What makes China such an interesting market right now is the confluence of so many mega-trends. The shift from an imitation to an innovation economy; impending economic cool down; the rapid evolution of social platforms; the change from an export economy to a robust domestic market, and the rise and rise of e-commerce. All these things are causing changes in the way businesses go to market and the way consumers engage with brands.
When growth is in the double digits for the foreseeable future, who looks at real ROI versus keeping moving and learning on the go? When the market is endlessly expanding, who counts the cost of capturing market share today?
As these conditions change, they are bringing a fast maturation in marketing practices.
Suddenly, real ROI is a big topic. Forensically understanding what’s working and what’s not is a top table discussion. And getting a handle on the rapidly evolving customer journey is key. Getting to this point of understanding is no simple task in China.
Many platforms do not have open APIs and where data is accessible there are question marks over its veracity.
But necessity is the mother of invention and as these topics become pivotal for clients, a new breed of agencies is emerging to tackle these issues. It involves a different approach and a willingness to develop tools to surface data from disparate platforms. It also requires getting to real sentiment analysis – something that’s yet to be cracked in China.
We all know China is the master of fast-change – not to mention constant change. What’s interesting to me, it’s not so much the platforms themselves (which are more or less like their foreign counterparts) but the difference in the way people use them. This is driven by some very embedded behaviors because China is simply a more collective culture – the group is relatively more important than the individual than in most western countries and the fact that social platforms like Weibo feel like the first media the people have some control of or voice in.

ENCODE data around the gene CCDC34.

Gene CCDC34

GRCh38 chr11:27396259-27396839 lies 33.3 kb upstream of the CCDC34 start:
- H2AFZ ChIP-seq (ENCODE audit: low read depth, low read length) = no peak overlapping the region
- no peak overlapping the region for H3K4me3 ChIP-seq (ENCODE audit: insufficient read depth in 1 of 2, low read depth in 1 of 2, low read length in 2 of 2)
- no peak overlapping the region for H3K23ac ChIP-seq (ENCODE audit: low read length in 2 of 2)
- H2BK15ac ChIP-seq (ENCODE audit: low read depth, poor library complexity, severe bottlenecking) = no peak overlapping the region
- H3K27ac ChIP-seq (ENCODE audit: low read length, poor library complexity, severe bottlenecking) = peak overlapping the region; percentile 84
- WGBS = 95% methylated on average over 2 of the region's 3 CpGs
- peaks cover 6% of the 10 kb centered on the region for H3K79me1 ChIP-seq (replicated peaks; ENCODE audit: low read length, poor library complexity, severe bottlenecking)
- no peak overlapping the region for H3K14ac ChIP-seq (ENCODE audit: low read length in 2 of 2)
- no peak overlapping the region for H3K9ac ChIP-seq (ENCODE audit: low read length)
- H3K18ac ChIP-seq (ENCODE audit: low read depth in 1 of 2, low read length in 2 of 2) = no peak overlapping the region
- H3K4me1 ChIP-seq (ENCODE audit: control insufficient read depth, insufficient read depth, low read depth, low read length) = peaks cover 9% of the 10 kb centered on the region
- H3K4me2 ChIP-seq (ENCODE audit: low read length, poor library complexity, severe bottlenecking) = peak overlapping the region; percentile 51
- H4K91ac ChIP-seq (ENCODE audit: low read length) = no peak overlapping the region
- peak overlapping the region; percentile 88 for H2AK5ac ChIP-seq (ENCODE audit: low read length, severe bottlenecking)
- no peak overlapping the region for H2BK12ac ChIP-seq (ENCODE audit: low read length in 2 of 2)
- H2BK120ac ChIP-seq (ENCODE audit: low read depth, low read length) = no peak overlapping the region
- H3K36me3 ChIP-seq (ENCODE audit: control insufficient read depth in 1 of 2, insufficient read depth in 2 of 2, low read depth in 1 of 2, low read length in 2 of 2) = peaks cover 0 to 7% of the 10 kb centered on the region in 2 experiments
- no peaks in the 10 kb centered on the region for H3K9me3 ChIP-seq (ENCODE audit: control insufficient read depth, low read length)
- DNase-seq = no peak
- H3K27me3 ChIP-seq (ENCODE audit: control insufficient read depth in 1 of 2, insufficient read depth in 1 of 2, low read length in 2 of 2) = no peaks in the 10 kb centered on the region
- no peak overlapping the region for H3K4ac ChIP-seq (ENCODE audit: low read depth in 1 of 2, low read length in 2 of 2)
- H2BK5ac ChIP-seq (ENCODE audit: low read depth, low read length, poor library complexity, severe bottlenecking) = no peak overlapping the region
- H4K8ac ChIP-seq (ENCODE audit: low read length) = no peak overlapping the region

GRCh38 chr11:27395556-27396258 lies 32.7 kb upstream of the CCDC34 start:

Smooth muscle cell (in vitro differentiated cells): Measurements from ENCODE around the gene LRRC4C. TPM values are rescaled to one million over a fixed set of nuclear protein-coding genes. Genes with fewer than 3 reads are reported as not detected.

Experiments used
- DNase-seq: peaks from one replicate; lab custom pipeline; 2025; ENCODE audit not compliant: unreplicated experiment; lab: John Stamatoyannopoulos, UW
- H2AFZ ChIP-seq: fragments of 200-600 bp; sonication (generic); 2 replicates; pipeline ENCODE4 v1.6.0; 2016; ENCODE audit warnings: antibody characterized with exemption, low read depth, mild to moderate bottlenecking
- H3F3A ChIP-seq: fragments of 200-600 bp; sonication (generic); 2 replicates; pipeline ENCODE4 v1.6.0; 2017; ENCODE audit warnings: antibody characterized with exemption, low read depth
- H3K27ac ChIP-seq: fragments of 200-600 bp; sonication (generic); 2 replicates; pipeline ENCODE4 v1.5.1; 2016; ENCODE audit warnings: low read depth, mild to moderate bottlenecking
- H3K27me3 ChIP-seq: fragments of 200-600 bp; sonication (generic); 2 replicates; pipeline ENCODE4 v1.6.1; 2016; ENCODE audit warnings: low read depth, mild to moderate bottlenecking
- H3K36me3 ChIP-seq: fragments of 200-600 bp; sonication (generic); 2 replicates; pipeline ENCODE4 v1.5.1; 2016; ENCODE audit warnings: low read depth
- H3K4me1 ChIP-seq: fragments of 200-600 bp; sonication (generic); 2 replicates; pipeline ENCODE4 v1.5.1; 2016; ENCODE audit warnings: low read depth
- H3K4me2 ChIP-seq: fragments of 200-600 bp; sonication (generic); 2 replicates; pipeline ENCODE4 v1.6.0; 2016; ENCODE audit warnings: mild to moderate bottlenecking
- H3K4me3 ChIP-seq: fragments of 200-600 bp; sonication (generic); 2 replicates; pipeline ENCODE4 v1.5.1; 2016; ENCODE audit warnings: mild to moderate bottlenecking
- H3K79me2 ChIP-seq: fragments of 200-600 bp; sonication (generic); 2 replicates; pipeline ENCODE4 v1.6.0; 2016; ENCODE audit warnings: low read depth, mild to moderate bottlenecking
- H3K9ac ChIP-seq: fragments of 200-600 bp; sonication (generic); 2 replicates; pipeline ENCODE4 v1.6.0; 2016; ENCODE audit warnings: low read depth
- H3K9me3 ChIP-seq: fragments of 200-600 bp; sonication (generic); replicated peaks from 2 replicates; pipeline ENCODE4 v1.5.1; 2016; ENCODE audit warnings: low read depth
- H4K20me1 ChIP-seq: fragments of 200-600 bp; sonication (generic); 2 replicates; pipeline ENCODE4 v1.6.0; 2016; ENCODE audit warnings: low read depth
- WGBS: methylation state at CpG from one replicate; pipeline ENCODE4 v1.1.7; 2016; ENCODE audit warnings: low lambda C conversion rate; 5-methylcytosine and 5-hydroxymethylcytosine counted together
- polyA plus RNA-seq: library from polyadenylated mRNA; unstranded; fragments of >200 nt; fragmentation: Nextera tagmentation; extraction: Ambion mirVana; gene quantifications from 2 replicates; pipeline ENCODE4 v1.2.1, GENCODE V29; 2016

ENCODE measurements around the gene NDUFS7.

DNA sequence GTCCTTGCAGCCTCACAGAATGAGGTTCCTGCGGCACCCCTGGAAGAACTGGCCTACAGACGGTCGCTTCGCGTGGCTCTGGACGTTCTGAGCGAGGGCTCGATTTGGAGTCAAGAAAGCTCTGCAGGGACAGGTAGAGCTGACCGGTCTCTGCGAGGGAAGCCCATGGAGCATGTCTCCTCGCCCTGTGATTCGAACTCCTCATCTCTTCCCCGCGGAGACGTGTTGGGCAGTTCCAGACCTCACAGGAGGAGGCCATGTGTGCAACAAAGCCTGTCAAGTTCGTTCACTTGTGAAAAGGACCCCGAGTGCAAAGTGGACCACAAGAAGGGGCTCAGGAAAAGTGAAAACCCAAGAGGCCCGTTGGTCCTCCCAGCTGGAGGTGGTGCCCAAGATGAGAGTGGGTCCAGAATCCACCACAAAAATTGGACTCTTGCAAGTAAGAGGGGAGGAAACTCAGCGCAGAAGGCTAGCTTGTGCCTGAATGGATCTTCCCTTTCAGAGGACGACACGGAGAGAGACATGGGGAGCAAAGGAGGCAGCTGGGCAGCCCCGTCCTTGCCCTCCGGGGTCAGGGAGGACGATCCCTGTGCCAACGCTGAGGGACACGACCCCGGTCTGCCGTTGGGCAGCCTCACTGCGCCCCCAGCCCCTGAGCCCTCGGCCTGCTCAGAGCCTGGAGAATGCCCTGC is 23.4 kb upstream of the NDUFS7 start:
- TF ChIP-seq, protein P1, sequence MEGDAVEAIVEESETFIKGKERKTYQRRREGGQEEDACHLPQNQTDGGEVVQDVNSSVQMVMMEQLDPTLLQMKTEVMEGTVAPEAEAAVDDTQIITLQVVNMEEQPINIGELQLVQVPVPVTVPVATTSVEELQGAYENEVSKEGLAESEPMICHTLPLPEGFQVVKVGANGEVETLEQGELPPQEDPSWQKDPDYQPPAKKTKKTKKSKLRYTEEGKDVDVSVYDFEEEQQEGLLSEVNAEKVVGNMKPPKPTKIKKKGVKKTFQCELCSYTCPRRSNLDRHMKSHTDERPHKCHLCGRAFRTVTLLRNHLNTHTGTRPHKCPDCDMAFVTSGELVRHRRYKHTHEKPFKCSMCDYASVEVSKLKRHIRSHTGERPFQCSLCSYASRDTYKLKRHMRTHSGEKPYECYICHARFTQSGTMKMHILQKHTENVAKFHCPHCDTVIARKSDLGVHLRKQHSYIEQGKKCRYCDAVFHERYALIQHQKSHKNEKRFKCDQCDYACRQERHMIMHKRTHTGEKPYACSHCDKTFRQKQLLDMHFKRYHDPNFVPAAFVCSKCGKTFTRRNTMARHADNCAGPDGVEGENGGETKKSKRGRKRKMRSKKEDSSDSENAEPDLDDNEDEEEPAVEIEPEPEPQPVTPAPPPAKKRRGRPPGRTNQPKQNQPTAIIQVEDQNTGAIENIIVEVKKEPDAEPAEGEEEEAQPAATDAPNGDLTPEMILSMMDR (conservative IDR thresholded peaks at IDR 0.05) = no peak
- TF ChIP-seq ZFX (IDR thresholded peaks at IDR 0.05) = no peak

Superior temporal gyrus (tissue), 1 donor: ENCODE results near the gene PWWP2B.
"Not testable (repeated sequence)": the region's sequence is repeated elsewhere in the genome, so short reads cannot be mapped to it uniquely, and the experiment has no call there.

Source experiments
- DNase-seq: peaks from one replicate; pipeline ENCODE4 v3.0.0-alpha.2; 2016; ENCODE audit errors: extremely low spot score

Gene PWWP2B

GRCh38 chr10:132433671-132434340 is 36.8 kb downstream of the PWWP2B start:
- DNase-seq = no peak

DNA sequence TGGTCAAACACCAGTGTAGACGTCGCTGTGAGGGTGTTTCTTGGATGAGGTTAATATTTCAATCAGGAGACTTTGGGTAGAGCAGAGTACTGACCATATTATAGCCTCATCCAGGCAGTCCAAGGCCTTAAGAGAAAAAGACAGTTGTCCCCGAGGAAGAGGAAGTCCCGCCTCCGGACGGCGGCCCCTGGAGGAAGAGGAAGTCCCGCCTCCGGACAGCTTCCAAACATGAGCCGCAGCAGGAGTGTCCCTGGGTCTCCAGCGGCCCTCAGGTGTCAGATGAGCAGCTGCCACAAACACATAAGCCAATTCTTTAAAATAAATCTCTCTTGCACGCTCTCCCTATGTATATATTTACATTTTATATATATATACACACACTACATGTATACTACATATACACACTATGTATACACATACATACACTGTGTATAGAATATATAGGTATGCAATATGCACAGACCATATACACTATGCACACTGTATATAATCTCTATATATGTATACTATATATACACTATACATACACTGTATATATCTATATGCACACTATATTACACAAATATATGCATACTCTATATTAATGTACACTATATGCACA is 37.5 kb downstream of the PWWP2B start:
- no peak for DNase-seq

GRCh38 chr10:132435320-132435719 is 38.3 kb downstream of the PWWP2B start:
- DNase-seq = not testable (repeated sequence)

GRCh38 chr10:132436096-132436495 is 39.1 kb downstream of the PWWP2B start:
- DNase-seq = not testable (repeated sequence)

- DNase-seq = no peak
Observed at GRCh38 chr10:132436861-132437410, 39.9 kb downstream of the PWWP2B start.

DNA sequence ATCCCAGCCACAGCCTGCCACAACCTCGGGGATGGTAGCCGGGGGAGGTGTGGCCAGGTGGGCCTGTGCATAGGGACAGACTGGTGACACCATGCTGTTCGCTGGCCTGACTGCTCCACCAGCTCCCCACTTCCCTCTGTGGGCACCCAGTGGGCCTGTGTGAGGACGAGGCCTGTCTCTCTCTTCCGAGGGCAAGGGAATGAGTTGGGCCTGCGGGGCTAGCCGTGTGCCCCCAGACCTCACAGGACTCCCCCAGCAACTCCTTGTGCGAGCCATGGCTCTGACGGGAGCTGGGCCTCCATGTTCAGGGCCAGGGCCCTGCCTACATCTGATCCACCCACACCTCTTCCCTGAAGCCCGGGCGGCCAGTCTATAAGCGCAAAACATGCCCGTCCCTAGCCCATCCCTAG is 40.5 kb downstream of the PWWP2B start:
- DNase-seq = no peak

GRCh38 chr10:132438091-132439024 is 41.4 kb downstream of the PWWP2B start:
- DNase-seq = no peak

So as exciting as the latest features of WeChat are, cultural differences have more importance for brands with a long-term plan in China. Understanding these differences will generate the next successful marketing innovations and tools. For instance, the “walkie, talkie” audio message feature of WeChat, which looked strange to most foreigners, may have come from a brilliant insight about the hassle of texting in pinyin or a lucky fluke.
Volkswagen’s brand renaissance came from it first recognizing ubiquity is different from affinity, a fact many brands in their position may have chosen to overlook, and second, generating the insight that referral is disproportionately more important in a collective society. Generating these types of insights, at the speed we need them in China, requires new approaches fused with old ones.
Baidu generates search data in volumes that dwarf Google. Weibo, Wechat, and others generate sentiment and intention data by the boatload. It will be the correlation of this data, filtered through clever tools and analyzed by even more clever people that will do it. Search can show us how the query journey or funnel is changing.
Social data giving clues to purchase intent and affinity can illuminate the sentiment shifts behind these journey changes and messaging required to profit from it.
All this is happening as e-commerce matures at lightning speed and the gap between social and e-commerce closes – creating a new feedback loop.
Hold on for the ride, it promises to be fun! As the old Chinese blessing/curse goes, “May you live in interesting times.”
Image on home page via Shutterstock.
This morning, Merkle released its quarterly Direct Marketing Report, ahead of Google’s own Q2 earnings announcement and it makes for a bumper stat-filled ... read more
Yesterday, Facebook reported blow-out earnings that handily beat Wall Street analyst expectations. The world’s largest social network generated $6.24 billion in ad revenue ... read more
With more than a billion users, and billions of daily video views, gaining user attention on YouTube may seem a daunting prospect. ... read more